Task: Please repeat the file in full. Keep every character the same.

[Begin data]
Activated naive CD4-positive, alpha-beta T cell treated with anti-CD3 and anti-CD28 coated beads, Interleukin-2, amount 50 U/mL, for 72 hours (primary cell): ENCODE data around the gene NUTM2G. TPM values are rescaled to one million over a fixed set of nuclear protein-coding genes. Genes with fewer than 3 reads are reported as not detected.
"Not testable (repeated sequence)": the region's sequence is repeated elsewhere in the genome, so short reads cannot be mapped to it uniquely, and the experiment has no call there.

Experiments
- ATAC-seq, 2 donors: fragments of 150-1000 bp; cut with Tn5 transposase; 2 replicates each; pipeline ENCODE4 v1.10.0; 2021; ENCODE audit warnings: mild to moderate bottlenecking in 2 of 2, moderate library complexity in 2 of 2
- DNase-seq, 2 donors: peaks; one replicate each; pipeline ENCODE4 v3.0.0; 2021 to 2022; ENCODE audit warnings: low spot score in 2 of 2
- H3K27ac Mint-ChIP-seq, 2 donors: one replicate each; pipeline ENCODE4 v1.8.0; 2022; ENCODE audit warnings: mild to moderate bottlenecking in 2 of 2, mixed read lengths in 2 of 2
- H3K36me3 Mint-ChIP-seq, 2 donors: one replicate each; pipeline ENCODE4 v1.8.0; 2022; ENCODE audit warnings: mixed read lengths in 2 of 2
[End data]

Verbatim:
Activated naive CD4-positive, alpha-beta T cell treated with anti-CD3 and anti-CD28 coated beads, Interleukin-2, amount 50 U/mL, for 72 hours (primary cell): ENCODE data around the gene NUTM2G. TPM values are rescaled to one million over a fixed set of nuclear protein-coding genes. Genes with fewer than 3 reads are reported as not detected.
"Not testable (repeated sequence)": the region's sequence is repeated elsewhere in the genome, so short reads cannot be mapped to it uniquely, and the experiment has no call there.

Experiments
- ATAC-seq, 2 donors: fragments of 150-1000 bp; cut with Tn5 transposase; 2 replicates each; pipeline ENCODE4 v1.10.0; 2021; ENCODE audit warnings: mild to moderate bottlenecking in 2 of 2, moderate library complexity in 2 of 2
- DNase-seq, 2 donors: peaks; one replicate each; pipeline ENCODE4 v3.0.0; 2021 to 2022; ENCODE audit warnings: low spot score in 2 of 2
- H3K27ac Mint-ChIP-seq, 2 donors: one replicate each; pipeline ENCODE4 v1.8.0; 2022; ENCODE audit warnings: mild to moderate bottlenecking in 2 of 2, mixed read lengths in 2 of 2
- H3K36me3 Mint-ChIP-seq, 2 donors: one replicate each; pipeline ENCODE4 v1.8.0; 2022; ENCODE audit warnings: mixed read lengths in 2 of 2